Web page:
Levi and his Library declare “I Won’t Go to Mexico,” a song set in the Mexican-American War and told from the perspective of a defiant potential conscript who decries “I have no wish to participate / in such glorious butcheries” and “As long as I can work, beg, or go to the poorhouse / I won’t go to Mexico.” As with much of Levi and the Library’s recent music, “I Won’t Go to Mexico” starts off with gentle, looping strumming then builds to a rumbling rock snowball in the style of Dinosaur Jr. or Built to Spill.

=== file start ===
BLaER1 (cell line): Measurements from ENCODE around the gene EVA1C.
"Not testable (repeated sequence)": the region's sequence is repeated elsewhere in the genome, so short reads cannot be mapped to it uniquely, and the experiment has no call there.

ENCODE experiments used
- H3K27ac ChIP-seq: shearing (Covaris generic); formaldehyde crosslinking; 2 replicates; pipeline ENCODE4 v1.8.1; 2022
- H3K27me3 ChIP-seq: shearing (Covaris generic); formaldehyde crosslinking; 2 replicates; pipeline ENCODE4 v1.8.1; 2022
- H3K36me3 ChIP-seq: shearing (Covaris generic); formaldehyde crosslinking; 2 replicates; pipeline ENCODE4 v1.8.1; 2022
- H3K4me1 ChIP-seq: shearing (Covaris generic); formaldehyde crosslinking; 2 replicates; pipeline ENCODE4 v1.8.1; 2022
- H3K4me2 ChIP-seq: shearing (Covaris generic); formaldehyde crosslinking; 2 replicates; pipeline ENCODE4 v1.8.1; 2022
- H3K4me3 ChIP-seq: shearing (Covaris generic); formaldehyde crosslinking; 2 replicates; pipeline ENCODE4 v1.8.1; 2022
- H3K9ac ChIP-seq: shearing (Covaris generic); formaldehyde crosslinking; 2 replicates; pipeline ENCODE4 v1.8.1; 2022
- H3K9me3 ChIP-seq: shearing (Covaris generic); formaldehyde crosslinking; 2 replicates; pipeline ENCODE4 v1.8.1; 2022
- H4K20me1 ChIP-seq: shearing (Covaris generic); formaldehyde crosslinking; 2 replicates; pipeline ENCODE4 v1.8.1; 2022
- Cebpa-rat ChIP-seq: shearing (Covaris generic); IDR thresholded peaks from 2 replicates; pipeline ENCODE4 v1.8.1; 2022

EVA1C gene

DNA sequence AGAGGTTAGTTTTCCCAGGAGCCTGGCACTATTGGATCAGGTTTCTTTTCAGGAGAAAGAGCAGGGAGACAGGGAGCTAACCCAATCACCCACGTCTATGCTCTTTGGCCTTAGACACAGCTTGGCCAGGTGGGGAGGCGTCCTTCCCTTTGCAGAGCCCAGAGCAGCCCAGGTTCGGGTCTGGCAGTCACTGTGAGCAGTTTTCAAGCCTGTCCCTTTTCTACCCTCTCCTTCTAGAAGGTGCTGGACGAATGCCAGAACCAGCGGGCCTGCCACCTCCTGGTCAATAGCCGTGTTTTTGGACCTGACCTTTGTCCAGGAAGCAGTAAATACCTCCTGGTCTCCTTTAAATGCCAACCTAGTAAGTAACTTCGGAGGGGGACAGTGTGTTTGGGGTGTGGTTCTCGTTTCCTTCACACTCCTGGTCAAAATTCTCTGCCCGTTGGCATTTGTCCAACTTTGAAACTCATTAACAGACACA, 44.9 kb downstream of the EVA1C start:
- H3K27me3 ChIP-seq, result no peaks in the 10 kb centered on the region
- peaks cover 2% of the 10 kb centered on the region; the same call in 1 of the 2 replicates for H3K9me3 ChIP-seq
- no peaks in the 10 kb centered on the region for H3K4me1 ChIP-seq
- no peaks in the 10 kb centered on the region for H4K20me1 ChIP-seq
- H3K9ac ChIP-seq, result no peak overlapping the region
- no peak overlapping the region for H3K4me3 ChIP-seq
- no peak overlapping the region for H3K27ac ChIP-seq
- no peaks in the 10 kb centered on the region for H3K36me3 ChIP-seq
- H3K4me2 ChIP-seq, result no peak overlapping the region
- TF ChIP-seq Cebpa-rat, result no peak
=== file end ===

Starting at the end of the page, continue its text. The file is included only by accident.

Levi locates a seemingly modern perspective on unjust war and colonialism in the conscience of a young man in Massachusetts who, over 160 years ago, wrote an anonymous letter to the newspaper in Cambridge that’s carefully mined for the lyrics to “I Won’t Go to Mexico.” That young man also wrote “Human butchery has had its day. . . . And the time is rapidly approaching when the professional soldier will be placed on the same level as a bandit, the Bedouin, and the Thug.” While an admirable sentiment, one can imagine the horror he felt at the bloodshed of the US Civil War and, for his sake, hope that he never lived to see the mechanical menace and death delivered by the Twentieth Century in the first World War. With “I Won’t Go to Mexico,” Levi taps deep into the vein of American pacifism to craft a protest song that really stands out in his lengthy body of work.